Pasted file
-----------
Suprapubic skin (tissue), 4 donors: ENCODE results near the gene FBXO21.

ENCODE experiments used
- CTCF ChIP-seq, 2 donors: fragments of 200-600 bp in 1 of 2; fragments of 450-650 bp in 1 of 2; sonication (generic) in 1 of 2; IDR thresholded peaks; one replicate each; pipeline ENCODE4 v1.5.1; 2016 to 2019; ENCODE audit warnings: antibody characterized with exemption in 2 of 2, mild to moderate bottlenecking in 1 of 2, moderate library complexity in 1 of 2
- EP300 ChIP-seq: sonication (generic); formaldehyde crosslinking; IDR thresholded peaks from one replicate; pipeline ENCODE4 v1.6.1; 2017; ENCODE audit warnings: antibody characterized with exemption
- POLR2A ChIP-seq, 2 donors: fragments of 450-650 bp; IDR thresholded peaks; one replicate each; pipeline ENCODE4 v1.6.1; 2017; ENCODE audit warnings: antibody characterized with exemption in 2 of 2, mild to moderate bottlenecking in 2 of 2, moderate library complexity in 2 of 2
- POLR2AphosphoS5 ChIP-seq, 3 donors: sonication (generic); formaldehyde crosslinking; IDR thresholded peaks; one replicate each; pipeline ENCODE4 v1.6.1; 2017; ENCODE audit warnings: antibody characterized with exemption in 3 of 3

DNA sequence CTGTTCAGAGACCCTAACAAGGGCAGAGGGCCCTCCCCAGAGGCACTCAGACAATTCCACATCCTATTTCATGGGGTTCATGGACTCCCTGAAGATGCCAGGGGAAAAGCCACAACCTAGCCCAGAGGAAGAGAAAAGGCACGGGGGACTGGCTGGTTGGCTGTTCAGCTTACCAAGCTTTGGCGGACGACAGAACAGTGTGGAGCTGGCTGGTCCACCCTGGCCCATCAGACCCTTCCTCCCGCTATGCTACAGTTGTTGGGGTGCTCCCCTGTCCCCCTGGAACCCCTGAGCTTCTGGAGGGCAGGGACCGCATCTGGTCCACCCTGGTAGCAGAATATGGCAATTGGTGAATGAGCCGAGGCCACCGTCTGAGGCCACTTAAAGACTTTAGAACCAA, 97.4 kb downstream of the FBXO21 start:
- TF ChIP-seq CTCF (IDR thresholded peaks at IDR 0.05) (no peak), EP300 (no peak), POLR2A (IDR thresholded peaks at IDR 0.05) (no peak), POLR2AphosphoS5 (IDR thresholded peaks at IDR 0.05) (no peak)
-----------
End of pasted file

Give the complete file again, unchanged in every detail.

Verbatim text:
Suprapubic skin (tissue), 4 donors: ENCODE results near the gene FBXO21.

ENCODE experiments used
- CTCF ChIP-seq, 2 donors: fragments of 200-600 bp in 1 of 2; fragments of 450-650 bp in 1 of 2; sonication (generic) in 1 of 2; IDR thresholded peaks; one replicate each; pipeline ENCODE4 v1.5.1; 2016 to 2019; ENCODE audit warnings: antibody characterized with exemption in 2 of 2, mild to moderate bottlenecking in 1 of 2, moderate library complexity in 1 of 2
- EP300 ChIP-seq: sonication (generic); formaldehyde crosslinking; IDR thresholded peaks from one replicate; pipeline ENCODE4 v1.6.1; 2017; ENCODE audit warnings: antibody characterized with exemption
- POLR2A ChIP-seq, 2 donors: fragments of 450-650 bp; IDR thresholded peaks; one replicate each; pipeline ENCODE4 v1.6.1; 2017; ENCODE audit warnings: antibody characterized with exemption in 2 of 2, mild to moderate bottlenecking in 2 of 2, moderate library complexity in 2 of 2
- POLR2AphosphoS5 ChIP-seq, 3 donors: sonication (generic); formaldehyde crosslinking; IDR thresholded peaks; one replicate each; pipeline ENCODE4 v1.6.1; 2017; ENCODE audit warnings: antibody characterized with exemption in 3 of 3

DNA sequence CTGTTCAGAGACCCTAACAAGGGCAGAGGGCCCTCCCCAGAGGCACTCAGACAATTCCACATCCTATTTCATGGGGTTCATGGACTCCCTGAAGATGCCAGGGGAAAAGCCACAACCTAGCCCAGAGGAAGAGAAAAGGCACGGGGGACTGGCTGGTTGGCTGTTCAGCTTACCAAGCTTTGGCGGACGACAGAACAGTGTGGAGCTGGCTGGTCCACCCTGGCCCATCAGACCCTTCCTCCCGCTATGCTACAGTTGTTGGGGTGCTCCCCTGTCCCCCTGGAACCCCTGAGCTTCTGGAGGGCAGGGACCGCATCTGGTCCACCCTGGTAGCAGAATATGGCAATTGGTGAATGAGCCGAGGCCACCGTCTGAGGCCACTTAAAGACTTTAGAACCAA, 97.4 kb downstream of the FBXO21 start:
- TF ChIP-seq CTCF (IDR thresholded peaks at IDR 0.05) (no peak), EP300 (no peak), POLR2A (IDR thresholded peaks at IDR 0.05) (no peak), POLR2AphosphoS5 (IDR thresholded peaks at IDR 0.05) (no peak)